penetration of 8>= 0ould be semifluid$ The N24/ has established consistency
numbers or grade numbers, ranging from === to @, corresponding to specified
ranges of penetration numbers$ Table 5 lists the N24/ grease classifications along
0ith a description of the consistency of ho0 it relates to common semifluids$
&ro!!ing !oint. &ropping point is an indicator of the heat resistance of grease$ As
grease temperature increases, penetration increases until the grease li#uefies and
the desired consistency is lost$ The dropping point is the temperature at 0hich a
grease becomes fluid enough to drip$ The dropping point indicates the upper
temperature limit at 0hich a grease retains its structure, not the ma-imum
temperature at 0hich a grease may be used$
O'idation stability. This is the ability of a grease to resist a chemical union 0ith
o-ygen$ The reaction of grease 0ith o-ygen produces insoluble gum, sludges and
lac#uer.li"e deposits that cause sluggish operation, increased 0ear and reduction of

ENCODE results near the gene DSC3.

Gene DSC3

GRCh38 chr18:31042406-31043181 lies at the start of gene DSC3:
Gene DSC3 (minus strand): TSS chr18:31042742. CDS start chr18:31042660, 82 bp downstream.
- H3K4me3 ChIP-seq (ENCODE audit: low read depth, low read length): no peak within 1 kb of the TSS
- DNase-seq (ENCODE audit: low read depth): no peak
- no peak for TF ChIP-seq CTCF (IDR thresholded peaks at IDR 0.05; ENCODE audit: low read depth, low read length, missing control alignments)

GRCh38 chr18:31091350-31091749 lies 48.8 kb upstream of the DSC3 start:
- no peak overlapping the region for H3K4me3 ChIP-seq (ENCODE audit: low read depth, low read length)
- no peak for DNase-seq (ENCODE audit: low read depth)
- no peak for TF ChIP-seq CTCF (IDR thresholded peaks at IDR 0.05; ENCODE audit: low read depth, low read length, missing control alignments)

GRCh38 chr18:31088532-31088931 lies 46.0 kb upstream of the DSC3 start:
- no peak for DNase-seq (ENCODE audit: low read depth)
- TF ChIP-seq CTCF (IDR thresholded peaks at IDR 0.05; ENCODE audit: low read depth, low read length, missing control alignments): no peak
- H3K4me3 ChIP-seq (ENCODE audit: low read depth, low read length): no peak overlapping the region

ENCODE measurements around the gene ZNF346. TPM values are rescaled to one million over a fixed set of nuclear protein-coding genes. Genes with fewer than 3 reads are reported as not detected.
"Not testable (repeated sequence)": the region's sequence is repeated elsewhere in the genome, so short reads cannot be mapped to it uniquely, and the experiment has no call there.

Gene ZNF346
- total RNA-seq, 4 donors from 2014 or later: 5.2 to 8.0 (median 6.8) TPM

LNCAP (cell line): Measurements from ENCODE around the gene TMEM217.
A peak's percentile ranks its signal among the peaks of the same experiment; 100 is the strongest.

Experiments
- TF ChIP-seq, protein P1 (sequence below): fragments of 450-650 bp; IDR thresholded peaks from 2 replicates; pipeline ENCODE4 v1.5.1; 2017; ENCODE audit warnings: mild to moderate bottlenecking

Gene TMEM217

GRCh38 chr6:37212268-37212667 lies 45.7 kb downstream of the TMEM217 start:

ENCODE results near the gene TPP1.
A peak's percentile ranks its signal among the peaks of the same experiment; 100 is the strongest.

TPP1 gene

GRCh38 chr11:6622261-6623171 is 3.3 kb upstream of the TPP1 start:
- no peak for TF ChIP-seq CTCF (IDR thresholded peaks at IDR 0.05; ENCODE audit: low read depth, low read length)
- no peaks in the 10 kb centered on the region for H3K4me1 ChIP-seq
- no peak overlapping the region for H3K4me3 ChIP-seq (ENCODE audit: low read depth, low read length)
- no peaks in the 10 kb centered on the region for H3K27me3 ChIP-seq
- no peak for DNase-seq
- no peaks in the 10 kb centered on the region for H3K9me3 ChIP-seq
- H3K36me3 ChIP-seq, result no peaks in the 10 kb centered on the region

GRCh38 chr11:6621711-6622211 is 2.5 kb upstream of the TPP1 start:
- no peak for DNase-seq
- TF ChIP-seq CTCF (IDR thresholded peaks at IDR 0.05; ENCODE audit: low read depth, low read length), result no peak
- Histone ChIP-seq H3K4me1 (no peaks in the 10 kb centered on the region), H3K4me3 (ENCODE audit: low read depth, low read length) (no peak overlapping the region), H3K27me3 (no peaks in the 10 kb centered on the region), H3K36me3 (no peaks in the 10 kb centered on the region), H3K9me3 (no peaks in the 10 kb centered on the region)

clearances$ *rolonged e-posure to high temperatures accelerates o-idation in
greases$
(igh)tem!erature e##ects. 6igh temperatures harm greases more than they
harm oils$ 4rease, by its nature, cannot dissipate heat by con+ection li"e a
circulating oil$ Conse#uently, 0ithout the ability to transfer a0ay heat, e-cessi+e
temperatures result in accelerated o-idation or e+en carboni1ation 0here grease
hardens or forms a crust$
Affecti+e grease lubrication depends on the grease;s consistency$ 6igh
temperatures induce softening and bleeding, causing grease to flo0 a0ay from
needed areas$ The mineral oil in grease can flash, burn or e+aporate at
temperatures greater than 5<<?C (7>=?9)$
Lo*)tem!erature e##ects. /f the temperature of a grease is lo0ered enough, it
0ill become so +iscous that it can be classified as a hard grease$ *umpability suffers
and machinery operation may become impossible due to tor#ue limitations and
po0er re#uirements$ As a guideline, the base oil;s pour point is considered the lo0.
temperature limit of a grease$
+e#erences
5$ *irro, Wessol$ Lubrication Fundamentals$ Ne0 Bor" Marcel &e""er, '==5$
'$ C$S$ Army Corps of Angineers$ Engineering and Design - Lubricants and
Hydraulic Fluids$ AM 555=.'.58'8 CACW.AT, 5DDD$